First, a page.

Power-Ups and Bonuses:
Every time you destroy an enemy, you’ll earn some points; destroyed enemies also drop gold (for even more points), 1-Ups (on very rare occasions), and coloured gems to build up your character’s “Vasara Meter”, and smart bombs. Exclusive to Vasara and Vasara characters in “Timeless” mode, smart bombs produce a blast that not only damages or destroys enemies but also reflects all orange projectiles back at your enemies to deal additional damage, giving you a reprieve from damage and helping to clear the screen or chip away at a boss’s health.
Though these are absent in Vasara 2, the sequel offers more options through the “Vasara Meter”. In Vasara, you build up one meter that, when full, you can expend in one huge, screen-clearing special move (though you can unleash your special before that for a far less impressive special move). However, in Vasara 2, each character has three smaller meters that are built up as you collect gems and, once each is full, you can unleash a massive special attack.
As you destroy certain enemies, you’ll also pick up power-up items that increase the length, power, and effectiveness of your blasts; this is essential to clear the screen of enemies as quickly and efficiently as possible and each character has different attacks in their arsenal (some shoot out fans, other toss out daggers or spears, for example) that translates to their special attack as well. This is best emphasised in “Timeless” mode, which clearly shows the speed and power of each character; the strongest characters may not have the best special attack compared to the faster, weaker characters, meaning each character plays a little differently and requires a different strategy. When you lose a life, your power-ups will bounce around the screen for a while and it’s highly advised that you make the effort to re-acquire them as you’ll need all your power-ups and weapons for the boss battles.
There are a myriad of options available for each game in the Vasara Collection; each of the arcade titles allows you to set the game to “Free Play” mode for infinite continues (highly recommended), set the amount of lives and the length and strength of your “Vasara Meter”, set display and control styles, and place borders around the screen. Be aware, though, that if you change any of these options mid-game, the game resets to the title screen so it’s best to get yourself setup before you get five stages into the games.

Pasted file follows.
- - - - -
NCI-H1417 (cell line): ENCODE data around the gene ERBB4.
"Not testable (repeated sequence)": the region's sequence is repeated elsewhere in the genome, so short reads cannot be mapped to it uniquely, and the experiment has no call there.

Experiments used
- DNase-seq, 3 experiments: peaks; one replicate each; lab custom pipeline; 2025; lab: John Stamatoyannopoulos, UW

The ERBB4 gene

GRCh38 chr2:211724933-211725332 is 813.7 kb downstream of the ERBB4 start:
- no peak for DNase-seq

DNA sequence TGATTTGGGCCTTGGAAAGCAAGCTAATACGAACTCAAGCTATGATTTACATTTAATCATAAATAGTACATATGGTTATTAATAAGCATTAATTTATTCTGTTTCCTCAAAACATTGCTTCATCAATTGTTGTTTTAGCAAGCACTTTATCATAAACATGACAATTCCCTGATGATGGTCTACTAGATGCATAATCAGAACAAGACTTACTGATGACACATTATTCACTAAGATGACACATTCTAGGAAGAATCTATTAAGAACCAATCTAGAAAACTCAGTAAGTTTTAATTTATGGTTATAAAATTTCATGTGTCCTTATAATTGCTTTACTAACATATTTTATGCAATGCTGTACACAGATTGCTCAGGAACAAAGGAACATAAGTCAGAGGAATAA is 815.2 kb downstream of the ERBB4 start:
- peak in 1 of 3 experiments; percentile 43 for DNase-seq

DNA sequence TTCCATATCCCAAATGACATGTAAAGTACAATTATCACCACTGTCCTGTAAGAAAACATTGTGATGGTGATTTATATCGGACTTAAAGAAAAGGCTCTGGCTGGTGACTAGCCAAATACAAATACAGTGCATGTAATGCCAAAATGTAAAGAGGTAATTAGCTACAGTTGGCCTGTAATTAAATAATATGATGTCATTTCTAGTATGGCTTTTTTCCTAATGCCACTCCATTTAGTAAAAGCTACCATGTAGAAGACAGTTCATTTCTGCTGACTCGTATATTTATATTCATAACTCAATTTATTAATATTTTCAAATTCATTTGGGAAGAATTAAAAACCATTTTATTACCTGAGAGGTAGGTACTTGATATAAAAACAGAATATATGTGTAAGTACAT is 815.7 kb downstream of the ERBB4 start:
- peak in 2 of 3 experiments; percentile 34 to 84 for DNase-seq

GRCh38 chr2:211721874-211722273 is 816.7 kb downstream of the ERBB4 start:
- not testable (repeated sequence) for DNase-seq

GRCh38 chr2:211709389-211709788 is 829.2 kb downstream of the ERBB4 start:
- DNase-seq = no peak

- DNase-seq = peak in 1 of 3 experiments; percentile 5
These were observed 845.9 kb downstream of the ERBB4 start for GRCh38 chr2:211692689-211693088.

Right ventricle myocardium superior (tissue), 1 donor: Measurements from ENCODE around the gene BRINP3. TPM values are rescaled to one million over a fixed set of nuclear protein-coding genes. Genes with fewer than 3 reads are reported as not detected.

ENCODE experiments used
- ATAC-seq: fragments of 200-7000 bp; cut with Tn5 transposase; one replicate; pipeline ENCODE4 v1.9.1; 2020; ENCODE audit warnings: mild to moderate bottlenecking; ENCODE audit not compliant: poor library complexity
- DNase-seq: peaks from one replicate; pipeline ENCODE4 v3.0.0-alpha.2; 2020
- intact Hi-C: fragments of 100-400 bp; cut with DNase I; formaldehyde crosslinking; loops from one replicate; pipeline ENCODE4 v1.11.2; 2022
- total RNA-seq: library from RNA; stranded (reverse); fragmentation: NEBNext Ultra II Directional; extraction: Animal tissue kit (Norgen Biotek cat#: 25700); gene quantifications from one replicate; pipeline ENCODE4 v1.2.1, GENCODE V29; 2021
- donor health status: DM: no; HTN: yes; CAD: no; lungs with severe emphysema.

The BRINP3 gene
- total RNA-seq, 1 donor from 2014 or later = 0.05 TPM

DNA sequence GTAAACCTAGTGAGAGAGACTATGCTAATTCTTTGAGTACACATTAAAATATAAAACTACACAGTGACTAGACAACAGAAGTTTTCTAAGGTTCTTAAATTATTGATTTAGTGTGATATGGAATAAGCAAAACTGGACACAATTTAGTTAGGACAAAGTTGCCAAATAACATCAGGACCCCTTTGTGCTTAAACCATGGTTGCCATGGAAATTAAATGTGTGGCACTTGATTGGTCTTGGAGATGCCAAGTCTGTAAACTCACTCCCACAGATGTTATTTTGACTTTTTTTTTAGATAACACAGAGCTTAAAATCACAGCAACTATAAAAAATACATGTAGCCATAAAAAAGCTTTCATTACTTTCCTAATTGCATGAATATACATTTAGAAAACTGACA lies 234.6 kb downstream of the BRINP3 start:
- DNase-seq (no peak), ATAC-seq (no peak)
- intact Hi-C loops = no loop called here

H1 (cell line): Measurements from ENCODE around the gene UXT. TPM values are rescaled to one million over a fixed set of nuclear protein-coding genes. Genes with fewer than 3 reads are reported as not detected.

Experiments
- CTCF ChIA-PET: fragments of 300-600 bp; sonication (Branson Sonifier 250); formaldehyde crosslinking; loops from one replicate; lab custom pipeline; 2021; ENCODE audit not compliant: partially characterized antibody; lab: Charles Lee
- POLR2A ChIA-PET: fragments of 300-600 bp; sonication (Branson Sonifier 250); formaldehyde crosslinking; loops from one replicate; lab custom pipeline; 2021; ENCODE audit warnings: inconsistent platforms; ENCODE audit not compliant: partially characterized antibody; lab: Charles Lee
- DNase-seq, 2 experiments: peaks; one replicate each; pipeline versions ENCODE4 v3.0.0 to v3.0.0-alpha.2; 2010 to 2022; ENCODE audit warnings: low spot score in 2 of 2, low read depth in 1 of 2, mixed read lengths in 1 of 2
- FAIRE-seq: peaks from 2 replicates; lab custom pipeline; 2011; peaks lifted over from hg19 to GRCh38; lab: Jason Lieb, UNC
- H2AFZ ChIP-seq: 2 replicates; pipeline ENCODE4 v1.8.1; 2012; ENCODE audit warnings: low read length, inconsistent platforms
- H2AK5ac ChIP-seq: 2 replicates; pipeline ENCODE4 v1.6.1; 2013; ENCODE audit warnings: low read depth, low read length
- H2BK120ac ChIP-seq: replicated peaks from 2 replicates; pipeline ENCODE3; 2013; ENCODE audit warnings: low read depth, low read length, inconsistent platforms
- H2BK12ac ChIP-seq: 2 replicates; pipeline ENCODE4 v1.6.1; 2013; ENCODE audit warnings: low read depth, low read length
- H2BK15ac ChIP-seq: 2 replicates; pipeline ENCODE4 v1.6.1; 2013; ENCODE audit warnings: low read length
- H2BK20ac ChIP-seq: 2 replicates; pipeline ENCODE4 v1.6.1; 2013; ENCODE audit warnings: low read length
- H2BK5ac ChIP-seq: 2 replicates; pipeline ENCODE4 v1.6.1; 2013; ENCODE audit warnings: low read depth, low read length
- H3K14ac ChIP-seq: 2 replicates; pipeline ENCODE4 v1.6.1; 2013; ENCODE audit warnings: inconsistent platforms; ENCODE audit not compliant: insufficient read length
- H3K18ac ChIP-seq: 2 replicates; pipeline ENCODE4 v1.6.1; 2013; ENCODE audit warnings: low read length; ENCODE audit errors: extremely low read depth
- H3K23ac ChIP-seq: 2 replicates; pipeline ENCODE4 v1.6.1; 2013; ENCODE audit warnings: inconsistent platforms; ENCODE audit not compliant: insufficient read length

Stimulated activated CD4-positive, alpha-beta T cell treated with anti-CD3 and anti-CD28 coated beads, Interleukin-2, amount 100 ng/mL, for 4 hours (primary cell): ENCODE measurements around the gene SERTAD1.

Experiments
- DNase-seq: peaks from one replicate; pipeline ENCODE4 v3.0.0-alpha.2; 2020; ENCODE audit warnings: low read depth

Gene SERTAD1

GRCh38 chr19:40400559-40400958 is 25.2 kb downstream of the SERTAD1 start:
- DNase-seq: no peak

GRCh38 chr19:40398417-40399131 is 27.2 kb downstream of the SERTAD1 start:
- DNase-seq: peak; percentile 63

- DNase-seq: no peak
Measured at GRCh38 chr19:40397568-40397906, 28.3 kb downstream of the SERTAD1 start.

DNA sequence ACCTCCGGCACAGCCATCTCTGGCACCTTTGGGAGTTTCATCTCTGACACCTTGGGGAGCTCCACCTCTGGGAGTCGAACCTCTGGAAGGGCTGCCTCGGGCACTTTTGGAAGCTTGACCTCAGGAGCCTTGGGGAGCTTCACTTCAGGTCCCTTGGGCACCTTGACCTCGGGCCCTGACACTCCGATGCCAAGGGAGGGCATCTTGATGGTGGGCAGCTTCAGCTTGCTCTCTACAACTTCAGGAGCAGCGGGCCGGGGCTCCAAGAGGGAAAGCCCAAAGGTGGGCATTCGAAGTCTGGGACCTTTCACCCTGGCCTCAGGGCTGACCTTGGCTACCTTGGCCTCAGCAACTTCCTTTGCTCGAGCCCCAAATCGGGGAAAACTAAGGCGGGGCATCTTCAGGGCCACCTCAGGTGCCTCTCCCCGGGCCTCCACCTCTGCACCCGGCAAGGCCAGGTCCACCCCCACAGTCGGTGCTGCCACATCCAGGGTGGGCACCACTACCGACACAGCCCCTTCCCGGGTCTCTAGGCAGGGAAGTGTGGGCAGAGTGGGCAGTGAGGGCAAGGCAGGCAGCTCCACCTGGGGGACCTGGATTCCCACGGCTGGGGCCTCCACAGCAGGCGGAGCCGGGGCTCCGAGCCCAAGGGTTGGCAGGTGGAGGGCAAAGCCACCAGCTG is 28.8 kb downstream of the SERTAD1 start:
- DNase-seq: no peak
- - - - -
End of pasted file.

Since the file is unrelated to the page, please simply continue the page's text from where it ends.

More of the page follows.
Perhaps the most entertaining part of the collection is the four-player “Timeless” mode; here, you can select every character from each of the two arcade titles, with each having their own strengths and weaknesses, and take part in a never-ending gauntlet in remixed stages from the original games. What’s more, if you clear Vasara 2’s twelve-stage mode, you’ll unlock an additional character for this mode (who has the best overall stats but his special is a bit haphazard as it bounces you around the screen a lot); this mode also adds a dash for each character and is where you’ll earn the bulk of the collection’s Achievements.
You can also view artwork, concept art, and the like in the game’s “Gallery”, if you like that sort of thing. Honestly, the only thing this collection is missing is a save state or stage select feature; it’d be nice to be able to jump into the harder, later stages of “Timeless” mode once you reach them, for example, just to get a bit more practice at these tougher stages.
I do enjoy a good, old fashioned vertical shooter and the Vasara Collection has you well covered in this regard. There’s not much depth here, and the concept is as ridiculous as the subtitles, but each game in the collection is tremendous, old school arcade fun. It can be frustrating, at times, when you’re taken out by a stray projectile because of the sheer amount of chaos onscreen but, honestly, it’s a question of skill, memorisation, and paying attention to your surroundings; it isn’t easy to do that sometimes but the games give you all the tools to do this.
Honestly, I probably would have been happy with just the “Timeless” mode but the fact that the collection features the original games as well is just the icing on the cake; it’s a lot of fun to just jump into “Timeless” mode, either alone or with a friend, and see how far you can get, stockpiling lives, specials, and smart bombs as you work to beat your high score, earn a “Perfect” ranking, and survive each stage as best as you can.
Have you played the Vasara Collection? What is your favourite vertical shooter? Which shoot-‘em-up is your go-to in the genre? Perhaps you dislike shoot-‘em-ups and prefer a different type of videogame; if so, why and what is it? Can you think of any other arcade games that were exclusive to Japan and deserve a re-release like this? Feel free to leave a comment, whatever your thoughts are.